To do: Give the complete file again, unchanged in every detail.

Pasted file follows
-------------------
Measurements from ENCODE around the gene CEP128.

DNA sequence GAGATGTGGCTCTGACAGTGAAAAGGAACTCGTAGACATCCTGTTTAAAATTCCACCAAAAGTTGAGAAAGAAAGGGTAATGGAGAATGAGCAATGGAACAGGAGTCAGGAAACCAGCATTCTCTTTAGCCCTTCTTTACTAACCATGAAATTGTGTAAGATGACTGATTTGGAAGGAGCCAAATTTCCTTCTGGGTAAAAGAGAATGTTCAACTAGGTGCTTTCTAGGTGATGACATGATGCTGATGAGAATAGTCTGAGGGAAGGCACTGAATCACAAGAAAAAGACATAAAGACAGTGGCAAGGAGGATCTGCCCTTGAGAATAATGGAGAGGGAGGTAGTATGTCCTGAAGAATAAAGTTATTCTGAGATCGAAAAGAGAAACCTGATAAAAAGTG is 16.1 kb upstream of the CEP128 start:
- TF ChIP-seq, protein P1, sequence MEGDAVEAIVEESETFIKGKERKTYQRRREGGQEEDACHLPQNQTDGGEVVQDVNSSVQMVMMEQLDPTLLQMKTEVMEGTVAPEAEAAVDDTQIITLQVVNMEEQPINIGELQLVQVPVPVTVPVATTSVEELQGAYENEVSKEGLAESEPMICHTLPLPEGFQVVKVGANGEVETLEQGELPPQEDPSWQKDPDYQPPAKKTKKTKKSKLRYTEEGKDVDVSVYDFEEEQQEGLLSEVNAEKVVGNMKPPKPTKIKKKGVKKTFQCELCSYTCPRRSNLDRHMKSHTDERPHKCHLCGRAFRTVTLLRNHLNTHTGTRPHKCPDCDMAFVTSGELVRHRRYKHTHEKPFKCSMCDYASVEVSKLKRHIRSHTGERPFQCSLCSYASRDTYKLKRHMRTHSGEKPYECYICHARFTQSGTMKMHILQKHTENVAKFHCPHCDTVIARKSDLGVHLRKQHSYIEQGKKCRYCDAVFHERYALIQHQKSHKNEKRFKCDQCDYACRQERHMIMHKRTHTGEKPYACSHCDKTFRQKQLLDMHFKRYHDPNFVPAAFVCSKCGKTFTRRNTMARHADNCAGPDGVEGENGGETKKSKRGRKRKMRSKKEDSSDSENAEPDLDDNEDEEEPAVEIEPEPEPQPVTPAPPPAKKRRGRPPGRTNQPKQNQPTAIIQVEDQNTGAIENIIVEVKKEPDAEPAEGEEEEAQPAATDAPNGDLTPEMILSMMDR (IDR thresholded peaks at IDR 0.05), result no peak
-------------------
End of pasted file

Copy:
Measurements from ENCODE around the gene CEP128.

DNA sequence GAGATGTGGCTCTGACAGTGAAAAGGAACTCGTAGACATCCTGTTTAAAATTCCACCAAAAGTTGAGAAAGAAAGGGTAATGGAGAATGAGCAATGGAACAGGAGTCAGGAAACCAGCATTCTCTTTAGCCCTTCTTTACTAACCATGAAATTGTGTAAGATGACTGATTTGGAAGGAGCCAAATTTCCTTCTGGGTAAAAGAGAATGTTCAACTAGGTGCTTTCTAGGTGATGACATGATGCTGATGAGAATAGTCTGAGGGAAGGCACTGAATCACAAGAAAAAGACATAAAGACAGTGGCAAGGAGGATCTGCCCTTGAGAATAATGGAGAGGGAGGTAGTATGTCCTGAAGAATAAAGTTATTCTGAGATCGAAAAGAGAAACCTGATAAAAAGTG is 16.1 kb upstream of the CEP128 start:
- TF ChIP-seq, protein P1, sequence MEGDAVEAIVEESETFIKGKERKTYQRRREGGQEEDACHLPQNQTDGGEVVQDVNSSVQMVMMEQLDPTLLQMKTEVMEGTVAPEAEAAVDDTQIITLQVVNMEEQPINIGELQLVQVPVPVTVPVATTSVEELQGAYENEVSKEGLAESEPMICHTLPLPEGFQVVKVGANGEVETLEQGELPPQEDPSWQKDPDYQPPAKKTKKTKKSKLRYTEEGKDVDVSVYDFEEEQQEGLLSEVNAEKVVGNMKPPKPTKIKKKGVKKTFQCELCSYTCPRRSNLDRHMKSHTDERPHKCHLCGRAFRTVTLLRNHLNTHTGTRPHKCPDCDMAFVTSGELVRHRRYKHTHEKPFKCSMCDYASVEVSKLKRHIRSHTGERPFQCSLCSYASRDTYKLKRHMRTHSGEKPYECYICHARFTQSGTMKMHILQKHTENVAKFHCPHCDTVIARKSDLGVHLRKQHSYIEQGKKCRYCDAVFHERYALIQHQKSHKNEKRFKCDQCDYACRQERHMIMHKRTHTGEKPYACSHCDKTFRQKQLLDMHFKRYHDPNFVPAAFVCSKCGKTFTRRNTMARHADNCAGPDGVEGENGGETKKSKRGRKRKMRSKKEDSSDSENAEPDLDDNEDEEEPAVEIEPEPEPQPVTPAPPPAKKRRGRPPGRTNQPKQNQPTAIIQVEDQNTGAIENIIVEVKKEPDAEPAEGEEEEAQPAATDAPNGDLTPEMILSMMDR (IDR thresholded peaks at IDR 0.05), result no peak